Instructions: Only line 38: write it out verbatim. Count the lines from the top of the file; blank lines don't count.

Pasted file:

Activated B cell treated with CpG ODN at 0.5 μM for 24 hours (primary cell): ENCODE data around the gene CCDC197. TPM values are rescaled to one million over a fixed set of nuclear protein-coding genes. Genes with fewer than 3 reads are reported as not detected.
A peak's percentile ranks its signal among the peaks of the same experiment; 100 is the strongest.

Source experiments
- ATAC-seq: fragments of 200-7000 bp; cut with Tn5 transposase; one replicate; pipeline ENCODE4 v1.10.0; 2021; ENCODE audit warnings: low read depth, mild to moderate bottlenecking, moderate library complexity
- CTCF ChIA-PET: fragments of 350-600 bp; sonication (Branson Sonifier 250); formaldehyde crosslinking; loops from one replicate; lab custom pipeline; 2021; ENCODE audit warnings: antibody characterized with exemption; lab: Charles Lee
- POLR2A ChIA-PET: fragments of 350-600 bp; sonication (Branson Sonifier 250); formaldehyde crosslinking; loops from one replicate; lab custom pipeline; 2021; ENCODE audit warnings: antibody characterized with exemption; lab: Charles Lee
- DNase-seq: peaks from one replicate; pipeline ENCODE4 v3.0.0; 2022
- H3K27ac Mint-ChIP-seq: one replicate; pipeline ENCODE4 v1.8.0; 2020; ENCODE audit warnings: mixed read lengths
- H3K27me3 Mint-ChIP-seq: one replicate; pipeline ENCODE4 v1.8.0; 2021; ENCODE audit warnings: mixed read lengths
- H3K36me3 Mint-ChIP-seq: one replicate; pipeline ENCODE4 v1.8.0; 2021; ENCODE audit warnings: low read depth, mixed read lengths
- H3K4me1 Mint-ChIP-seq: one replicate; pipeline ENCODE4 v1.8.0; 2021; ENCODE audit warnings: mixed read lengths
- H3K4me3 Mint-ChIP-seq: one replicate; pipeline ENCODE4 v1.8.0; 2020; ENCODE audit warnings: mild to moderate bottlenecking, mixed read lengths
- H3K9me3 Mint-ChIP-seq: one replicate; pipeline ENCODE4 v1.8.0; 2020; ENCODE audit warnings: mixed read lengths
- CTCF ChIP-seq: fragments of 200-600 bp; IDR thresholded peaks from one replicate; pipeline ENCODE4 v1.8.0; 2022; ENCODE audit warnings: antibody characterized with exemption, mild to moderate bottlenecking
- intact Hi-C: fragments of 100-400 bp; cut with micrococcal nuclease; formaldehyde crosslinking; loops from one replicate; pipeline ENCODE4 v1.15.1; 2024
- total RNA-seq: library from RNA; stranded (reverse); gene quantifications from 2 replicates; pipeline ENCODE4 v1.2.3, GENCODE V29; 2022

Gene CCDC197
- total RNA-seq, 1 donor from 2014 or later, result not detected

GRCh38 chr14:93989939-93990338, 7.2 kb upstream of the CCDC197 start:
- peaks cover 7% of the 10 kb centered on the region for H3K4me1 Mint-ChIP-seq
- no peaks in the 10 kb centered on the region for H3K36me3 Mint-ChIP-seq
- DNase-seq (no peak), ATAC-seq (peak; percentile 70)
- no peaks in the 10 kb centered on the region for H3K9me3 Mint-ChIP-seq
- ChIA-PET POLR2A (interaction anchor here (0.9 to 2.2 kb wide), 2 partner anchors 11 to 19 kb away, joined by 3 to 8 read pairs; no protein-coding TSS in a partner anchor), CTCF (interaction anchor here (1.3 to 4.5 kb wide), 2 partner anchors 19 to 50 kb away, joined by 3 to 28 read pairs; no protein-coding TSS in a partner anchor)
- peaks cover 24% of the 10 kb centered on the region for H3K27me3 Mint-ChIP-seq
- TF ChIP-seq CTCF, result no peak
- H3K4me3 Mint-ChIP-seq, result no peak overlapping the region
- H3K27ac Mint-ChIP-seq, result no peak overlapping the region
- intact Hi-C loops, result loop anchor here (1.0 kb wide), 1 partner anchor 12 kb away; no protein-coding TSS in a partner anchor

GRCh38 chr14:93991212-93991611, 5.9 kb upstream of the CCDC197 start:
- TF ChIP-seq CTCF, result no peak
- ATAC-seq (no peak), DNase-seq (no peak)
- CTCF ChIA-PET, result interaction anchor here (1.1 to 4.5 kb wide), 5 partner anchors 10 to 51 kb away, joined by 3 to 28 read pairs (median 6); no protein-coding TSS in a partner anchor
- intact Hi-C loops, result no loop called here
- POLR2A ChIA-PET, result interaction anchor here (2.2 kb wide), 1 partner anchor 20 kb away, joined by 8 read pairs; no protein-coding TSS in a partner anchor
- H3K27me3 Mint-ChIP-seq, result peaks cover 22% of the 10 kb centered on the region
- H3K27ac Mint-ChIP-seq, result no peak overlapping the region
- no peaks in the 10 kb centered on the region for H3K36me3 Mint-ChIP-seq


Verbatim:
- no peaks in the 10 kb centered on the region for H3K36me3 Mint-ChIP-seq